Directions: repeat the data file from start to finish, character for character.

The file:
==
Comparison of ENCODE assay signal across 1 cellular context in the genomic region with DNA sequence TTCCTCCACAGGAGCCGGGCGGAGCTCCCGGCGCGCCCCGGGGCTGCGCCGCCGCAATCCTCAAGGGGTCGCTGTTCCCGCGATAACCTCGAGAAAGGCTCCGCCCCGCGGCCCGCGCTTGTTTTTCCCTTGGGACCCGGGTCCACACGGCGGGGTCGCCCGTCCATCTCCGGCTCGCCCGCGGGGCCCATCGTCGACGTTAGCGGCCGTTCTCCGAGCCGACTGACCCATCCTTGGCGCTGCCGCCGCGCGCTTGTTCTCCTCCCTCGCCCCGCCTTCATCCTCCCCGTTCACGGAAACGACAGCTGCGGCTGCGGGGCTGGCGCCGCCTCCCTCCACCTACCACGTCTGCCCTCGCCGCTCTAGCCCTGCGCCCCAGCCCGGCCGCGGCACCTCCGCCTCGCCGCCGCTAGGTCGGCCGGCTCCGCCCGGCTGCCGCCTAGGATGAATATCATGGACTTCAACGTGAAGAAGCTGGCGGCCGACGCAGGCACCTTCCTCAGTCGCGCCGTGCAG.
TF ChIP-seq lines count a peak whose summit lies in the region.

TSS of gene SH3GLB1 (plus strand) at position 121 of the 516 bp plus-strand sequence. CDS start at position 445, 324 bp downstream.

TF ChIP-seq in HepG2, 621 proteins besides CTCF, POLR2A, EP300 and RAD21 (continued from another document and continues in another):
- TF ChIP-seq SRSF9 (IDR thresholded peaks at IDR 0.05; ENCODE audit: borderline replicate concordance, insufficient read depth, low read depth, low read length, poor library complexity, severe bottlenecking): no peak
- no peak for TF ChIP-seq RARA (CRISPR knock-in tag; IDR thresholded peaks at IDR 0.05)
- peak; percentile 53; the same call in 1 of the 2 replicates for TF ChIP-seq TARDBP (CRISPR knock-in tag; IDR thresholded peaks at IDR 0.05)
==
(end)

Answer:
Comparison of ENCODE assay signal across 1 cellular context in the genomic region with DNA sequence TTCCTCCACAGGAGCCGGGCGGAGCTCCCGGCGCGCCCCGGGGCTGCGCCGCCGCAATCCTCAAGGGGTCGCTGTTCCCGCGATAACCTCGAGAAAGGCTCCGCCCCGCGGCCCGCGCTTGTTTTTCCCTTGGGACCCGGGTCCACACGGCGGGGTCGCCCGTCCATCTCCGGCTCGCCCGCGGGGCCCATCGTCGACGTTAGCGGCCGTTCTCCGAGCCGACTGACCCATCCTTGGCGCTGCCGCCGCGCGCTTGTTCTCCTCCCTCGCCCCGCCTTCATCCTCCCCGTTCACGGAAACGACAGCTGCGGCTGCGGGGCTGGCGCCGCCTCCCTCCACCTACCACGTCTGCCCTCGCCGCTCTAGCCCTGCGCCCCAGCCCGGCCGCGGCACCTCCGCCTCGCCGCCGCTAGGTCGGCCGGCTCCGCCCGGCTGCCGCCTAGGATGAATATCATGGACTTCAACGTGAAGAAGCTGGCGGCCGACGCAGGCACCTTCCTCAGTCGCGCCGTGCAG.
TF ChIP-seq lines count a peak whose summit lies in the region.

TSS of gene SH3GLB1 (plus strand) at position 121 of the 516 bp plus-strand sequence. CDS start at position 445, 324 bp downstream.

TF ChIP-seq in HepG2, 621 proteins besides CTCF, POLR2A, EP300 and RAD21 (continued from another document and continues in another):
- TF ChIP-seq SRSF9 (IDR thresholded peaks at IDR 0.05; ENCODE audit: borderline replicate concordance, insufficient read depth, low read depth, low read length, poor library complexity, severe bottlenecking): no peak
- no peak for TF ChIP-seq RARA (CRISPR knock-in tag; IDR thresholded peaks at IDR 0.05)
- peak; percentile 53; the same call in 1 of the 2 replicates for TF ChIP-seq TARDBP (CRISPR knock-in tag; IDR thresholded peaks at IDR 0.05)